While the water crisis in Flint, Michigan may appear to be one of the most disastrous the country has ever seen, according to reports from Michigan’s Department of Health and Human Services, the city doesn’t even have the highest level of lead poisoning found in children.
Other cities such as Grand Rapids, Jackson, Detroit, Saginaw, Muskegon, and Holland all found lead levels in children “at percentages well above the numbers that raised red flags in Flint.”
According to The Detroit News, in Grand Rapids, “nearly 1 in 10 children of those tested in four ZIP codes tested positive in 2014,” while in Detroit, nearly 1,000 of 7,263 children tested positive for lead.
This is shocking information that clearly proves Flint is symptomatic of a larger problem in the state, and possibly the country. In Serbing, Ohio, residents learned only days ago that “high levels of lead were detected in some homes over the summer” due to investigation by the Ohio Environmental Protection Agency. In a disturbing trend, the Serbing Village Manager claims he had no knowledge of the issue, but “a letter released by the Ohio EPA showed that he was told in December.”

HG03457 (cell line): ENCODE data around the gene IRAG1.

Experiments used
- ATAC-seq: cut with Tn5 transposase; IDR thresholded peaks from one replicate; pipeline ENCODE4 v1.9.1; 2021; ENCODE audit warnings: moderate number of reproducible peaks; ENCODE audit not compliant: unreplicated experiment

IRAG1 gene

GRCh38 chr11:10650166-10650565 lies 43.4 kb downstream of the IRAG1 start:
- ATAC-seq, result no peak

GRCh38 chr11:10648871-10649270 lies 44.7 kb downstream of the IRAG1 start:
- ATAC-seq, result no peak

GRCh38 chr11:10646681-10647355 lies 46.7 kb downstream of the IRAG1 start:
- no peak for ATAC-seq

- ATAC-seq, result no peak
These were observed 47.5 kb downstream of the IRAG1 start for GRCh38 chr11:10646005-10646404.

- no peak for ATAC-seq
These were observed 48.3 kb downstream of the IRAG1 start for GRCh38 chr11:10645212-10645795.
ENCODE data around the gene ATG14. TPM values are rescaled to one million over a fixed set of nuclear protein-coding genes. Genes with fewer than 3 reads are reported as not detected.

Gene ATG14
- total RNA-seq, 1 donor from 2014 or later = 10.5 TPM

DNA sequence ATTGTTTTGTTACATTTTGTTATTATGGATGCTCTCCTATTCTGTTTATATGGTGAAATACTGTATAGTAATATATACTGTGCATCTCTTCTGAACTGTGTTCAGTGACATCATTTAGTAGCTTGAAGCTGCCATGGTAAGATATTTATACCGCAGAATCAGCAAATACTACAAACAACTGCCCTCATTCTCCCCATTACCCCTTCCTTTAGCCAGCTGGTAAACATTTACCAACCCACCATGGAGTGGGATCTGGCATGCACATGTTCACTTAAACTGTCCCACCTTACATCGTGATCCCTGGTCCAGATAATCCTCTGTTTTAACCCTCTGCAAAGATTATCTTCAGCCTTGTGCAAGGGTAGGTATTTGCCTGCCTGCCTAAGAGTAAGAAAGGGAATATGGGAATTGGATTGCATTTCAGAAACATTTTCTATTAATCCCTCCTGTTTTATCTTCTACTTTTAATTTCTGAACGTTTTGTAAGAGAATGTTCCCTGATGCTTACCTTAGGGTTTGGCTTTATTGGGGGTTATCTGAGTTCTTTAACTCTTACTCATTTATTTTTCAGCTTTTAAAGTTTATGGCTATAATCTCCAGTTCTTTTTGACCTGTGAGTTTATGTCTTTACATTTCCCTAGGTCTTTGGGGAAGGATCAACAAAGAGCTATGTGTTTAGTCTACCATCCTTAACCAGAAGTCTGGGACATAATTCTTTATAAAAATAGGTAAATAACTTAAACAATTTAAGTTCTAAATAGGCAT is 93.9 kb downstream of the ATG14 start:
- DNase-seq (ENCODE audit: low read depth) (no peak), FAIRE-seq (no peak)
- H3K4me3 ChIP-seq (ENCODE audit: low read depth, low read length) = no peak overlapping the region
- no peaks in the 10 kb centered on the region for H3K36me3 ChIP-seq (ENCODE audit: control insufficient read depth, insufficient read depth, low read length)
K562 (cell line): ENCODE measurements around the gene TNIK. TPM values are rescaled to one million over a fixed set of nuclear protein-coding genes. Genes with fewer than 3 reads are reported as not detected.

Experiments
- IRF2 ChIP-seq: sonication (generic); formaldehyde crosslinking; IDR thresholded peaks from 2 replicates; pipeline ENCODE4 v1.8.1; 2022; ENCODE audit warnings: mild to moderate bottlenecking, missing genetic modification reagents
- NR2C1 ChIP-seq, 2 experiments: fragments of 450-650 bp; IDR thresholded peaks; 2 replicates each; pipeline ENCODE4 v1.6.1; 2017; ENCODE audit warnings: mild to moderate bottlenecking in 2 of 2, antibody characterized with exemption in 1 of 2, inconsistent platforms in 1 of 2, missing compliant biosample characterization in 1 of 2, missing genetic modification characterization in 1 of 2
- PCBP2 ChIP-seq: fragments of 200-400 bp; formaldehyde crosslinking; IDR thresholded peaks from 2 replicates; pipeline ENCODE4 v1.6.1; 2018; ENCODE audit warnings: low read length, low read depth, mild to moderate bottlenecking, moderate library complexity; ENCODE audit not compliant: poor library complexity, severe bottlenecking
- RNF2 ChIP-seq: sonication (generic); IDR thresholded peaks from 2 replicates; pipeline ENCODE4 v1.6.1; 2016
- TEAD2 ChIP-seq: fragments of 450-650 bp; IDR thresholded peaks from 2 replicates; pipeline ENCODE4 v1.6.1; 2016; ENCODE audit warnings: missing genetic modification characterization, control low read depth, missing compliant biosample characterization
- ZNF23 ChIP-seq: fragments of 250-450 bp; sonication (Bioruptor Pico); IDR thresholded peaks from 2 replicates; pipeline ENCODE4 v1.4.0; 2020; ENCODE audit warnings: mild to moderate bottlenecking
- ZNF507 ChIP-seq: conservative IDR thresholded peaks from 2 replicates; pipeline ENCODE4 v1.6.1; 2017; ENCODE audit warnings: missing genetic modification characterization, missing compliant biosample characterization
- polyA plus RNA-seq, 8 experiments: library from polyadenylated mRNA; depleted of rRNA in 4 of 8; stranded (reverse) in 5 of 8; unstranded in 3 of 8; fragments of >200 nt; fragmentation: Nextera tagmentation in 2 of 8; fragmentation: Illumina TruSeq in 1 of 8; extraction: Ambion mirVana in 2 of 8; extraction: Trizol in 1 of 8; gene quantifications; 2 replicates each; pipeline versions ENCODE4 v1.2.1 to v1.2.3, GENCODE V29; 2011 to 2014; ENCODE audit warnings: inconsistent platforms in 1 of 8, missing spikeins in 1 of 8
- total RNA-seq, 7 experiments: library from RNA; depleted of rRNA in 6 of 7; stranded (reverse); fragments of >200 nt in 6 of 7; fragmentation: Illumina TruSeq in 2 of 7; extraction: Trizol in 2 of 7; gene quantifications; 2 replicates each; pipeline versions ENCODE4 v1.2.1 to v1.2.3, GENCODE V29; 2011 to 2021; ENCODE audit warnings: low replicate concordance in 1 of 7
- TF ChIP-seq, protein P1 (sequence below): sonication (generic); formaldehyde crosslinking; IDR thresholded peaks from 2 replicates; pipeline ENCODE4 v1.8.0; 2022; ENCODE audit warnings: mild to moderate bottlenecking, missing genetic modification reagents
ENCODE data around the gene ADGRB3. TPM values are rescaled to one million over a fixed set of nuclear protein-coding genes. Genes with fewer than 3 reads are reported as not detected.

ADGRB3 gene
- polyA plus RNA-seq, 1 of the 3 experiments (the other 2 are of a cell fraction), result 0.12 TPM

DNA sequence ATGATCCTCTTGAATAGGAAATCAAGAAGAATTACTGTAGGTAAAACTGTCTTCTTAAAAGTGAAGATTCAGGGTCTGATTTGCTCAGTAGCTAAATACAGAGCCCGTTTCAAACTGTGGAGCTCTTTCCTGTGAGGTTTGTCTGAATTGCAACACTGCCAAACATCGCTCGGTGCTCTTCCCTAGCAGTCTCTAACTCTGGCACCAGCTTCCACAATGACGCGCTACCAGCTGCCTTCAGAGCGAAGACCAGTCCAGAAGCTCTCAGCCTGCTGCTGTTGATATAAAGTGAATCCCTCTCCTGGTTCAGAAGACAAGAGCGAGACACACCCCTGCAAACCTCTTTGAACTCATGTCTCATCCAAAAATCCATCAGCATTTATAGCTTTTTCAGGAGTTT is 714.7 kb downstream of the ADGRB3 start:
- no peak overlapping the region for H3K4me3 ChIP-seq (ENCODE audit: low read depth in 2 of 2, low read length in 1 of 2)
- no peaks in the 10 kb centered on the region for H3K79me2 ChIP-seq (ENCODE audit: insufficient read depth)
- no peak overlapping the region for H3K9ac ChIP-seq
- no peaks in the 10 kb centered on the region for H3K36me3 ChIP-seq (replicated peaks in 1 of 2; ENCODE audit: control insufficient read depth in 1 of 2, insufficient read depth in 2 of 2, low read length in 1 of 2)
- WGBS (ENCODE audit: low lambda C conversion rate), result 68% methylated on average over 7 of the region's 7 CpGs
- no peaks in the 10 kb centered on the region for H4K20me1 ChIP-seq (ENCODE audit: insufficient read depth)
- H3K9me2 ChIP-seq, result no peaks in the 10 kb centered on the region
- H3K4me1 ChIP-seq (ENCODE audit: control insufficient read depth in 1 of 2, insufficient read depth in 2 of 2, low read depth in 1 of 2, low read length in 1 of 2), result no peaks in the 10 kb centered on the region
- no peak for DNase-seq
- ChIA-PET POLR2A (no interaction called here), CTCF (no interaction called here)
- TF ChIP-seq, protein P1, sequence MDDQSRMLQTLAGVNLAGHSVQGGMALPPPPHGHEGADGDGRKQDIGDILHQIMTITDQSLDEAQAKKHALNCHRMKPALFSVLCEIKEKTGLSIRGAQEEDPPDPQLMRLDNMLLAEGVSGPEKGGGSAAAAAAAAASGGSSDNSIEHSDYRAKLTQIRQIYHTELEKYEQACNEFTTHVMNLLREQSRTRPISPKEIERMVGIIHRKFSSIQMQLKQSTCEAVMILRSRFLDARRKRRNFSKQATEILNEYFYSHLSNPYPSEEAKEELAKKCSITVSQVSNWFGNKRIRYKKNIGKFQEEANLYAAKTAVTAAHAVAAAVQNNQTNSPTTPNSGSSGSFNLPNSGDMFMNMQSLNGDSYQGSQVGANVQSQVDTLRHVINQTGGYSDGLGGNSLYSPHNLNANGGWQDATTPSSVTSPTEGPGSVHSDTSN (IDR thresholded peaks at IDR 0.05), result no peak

It appears little is being done to actually change the situation, particularly in Flint. The reason for the lead poisoning was due to corroded lead pipes that their water supply flowed through, yet Michigan governor Rick Snyder has stated that the pipes will not be replaced anytime soon.
“In terms of short-term, it’s a lot of work to take out pipes, to redo all of the infrastructure, that’s a whole planning process,” said Snyder.
Instead, Flint is focusing on providing bottled water to its residents, many of whom live in low-income communities. Yet this strategy cannot last—it’s both expensive and does not solve issues of bathing, washing, and cooking. The New York Times reports that the cost of replacing the pipes could be a colossal $1.5 billion, although that is Flint’s only long-term solution.
Banner Image Credit: Reuters